Like the four Ultimate Ninja Storm games before it, Naruto x Boruto Ultimate Ninja Storm Connections is a comprehensive ode to the world and characters created by Masashi Kishimoto. Its immense cast of playable characters, each with exceptionally well-animated movesets, and a heaping handful of maps ripped straight from the anime with loving detail look better than ever before. But no level of source material accuracy can save this absolute mammoth of a game from hollow single-player content and a stale combat system that hasn’t meaningfully changed in fifteen years.
As far as Naruto fans go, I’m a bit of a weirdo. I was actually first introduced to the series ten years ago through Ultimate Ninja Storm 3, and I still vividly remember marveling at that entry’s shockingly big roster compared to most fighting games. That spurred me to get caught up with the show, and then I found myself further hooked thanks to the story mode’s faithful recreation of that fictional world. But while I stayed a Naruto fan, my friends and I eventually moved on to games with more depth, like Super Smash Bros. That’s because in order to support a roster that’s aptly described as a literal storm of ninjas, the combat has to stay pretty simple. This makes it approachable and easy to master, but there’s also no pot of gold to chase at the end of this learning curve like there is in better fighting games.
Naruto X Boruto: Ultimate Ninja Storm Connections Screenshots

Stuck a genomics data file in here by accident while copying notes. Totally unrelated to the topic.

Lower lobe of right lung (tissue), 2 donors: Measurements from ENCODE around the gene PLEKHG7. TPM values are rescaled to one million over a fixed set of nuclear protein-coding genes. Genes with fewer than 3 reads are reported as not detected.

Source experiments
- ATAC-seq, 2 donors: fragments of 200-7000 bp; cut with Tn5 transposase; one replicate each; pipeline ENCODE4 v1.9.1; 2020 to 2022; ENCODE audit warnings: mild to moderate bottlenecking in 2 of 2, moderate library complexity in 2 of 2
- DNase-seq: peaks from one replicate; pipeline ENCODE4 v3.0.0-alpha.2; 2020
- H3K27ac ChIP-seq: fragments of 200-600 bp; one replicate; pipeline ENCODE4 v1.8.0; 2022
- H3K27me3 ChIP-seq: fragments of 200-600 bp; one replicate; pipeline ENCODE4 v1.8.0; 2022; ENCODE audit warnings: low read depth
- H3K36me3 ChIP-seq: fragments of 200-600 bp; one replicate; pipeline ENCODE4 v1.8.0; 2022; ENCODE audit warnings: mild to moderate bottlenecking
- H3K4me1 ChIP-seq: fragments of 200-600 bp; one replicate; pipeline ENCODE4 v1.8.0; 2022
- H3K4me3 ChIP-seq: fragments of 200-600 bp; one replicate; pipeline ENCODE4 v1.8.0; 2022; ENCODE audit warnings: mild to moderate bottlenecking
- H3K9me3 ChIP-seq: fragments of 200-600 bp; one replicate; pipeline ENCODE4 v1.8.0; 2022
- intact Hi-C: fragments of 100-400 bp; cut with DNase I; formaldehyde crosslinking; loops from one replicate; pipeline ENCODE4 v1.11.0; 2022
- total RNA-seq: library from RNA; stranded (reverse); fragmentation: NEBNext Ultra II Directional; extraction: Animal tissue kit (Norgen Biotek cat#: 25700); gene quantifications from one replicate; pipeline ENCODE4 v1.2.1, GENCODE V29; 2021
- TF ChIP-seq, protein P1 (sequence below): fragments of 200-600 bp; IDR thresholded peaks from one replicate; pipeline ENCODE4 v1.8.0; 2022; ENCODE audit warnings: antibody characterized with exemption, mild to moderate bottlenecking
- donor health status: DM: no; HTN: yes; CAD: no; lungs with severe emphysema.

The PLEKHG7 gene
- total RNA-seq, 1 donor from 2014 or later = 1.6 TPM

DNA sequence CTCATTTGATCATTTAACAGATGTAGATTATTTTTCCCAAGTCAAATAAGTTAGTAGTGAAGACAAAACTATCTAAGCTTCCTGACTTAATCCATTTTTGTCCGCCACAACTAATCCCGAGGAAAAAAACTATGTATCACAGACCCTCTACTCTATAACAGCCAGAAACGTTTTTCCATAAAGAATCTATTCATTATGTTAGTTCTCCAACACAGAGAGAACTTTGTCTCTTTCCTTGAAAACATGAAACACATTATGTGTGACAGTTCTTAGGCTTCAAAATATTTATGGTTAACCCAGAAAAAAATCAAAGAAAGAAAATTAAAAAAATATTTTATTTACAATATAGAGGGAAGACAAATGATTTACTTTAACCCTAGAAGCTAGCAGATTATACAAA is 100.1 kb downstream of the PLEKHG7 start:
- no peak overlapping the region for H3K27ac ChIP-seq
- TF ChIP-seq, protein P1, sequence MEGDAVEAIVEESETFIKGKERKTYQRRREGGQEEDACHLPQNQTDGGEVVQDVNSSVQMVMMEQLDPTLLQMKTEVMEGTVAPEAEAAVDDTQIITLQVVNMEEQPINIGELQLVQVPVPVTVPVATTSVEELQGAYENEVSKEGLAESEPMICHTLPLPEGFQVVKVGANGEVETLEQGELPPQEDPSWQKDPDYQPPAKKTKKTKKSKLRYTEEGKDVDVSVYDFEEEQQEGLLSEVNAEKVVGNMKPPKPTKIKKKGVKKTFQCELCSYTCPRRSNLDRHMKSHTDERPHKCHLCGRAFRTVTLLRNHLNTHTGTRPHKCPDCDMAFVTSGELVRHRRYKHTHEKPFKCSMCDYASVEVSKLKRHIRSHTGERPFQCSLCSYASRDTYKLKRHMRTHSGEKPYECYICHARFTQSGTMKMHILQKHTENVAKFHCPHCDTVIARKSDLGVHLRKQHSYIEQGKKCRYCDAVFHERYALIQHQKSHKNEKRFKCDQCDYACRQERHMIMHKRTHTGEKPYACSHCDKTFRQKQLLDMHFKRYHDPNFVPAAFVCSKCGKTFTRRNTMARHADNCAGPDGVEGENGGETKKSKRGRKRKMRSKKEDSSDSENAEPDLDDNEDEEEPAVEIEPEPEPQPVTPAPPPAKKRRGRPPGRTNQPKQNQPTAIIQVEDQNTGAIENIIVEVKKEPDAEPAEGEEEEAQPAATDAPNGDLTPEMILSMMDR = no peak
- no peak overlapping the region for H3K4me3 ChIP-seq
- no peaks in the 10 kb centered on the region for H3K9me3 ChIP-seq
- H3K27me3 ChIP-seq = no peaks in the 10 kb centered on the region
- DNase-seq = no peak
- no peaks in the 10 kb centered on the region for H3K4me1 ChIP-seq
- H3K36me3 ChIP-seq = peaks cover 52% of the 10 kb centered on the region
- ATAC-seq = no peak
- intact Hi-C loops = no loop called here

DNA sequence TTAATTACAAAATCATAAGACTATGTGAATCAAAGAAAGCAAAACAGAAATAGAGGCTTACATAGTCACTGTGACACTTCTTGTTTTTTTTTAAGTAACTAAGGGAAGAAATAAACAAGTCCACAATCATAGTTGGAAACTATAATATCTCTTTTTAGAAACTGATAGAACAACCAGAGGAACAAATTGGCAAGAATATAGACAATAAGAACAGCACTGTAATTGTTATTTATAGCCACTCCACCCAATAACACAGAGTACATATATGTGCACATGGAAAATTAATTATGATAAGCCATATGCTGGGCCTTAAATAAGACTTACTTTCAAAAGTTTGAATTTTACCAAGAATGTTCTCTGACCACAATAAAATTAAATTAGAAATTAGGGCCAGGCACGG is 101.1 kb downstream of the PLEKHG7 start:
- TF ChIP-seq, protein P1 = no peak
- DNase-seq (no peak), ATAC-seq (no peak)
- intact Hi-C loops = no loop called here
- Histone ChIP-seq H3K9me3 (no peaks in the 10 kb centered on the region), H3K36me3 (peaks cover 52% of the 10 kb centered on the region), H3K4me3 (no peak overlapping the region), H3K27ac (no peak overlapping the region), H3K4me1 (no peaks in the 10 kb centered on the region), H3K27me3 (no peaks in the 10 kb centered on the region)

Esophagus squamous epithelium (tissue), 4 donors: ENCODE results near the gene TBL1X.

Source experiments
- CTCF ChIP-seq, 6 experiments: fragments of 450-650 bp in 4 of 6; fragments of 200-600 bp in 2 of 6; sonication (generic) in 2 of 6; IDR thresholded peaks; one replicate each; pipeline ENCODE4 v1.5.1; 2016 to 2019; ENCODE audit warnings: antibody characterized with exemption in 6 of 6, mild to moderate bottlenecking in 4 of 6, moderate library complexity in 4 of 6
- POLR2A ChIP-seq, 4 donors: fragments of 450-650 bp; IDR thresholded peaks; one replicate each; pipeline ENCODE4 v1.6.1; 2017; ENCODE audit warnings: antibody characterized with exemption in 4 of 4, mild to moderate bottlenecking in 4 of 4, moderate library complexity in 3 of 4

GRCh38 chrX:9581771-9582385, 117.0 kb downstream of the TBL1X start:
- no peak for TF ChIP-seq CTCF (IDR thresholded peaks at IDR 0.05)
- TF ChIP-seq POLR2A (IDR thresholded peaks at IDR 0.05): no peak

Combos flow like a watered-down version of Devil May Cry or Bayonetta; you can add variations to your moves, but most of the time you’ll be pressing the single attack button until your combo ends with a flashy finisher – unless you’re quick enough to cancel it into a special move or a dash before rinsing and repeating. Combo finishers usually end by launching your opponent across the map into the ground, putting them out of reach from a follow-up dash. This is where the real game begins: you’ll need to master and understand the ebb and flow of blocking, attacking, grabbing, and moving to get up close and personal so you can lock your opponent into yet another devastating flurry of blows.
Most of the characters in these games are (unsurprisingly) ninjas, which means they’re highly agile and each have three magic abilities to show off in the heat of battle. Just about anything goes here: Kiba teams up with his trusty pooch Akamaru to rush down and drill his opponents into a pulp, Kisame shoots shark-shaped water bombs from a safe distance, and Raikage Ay slams with thunderous force, creating a massive shockwave. But the drawback of that shared ninja DNA is that, aside from the stray puppet user like Chiyo or Sasori, most characters draw their movesets from the same small pool – albeit with different coats of paint. Most characters draw their movesets from the same small pool.
With 130 playable characters (though many of them are duplicates of main characters, with one or more extra variations of the same person taking up a lot of real estate), choosing a character based on their playstyle is less important than choosing a character you like from the show. That roster sounds impressive, but it actually feels barren as a fan, with only a few characters from Boruto, most of whom are just grown-up versions of other playable fighters. For something that’s billed as a definitive celebration of the whole series, Ninja Storm Connections falls disappointingly short.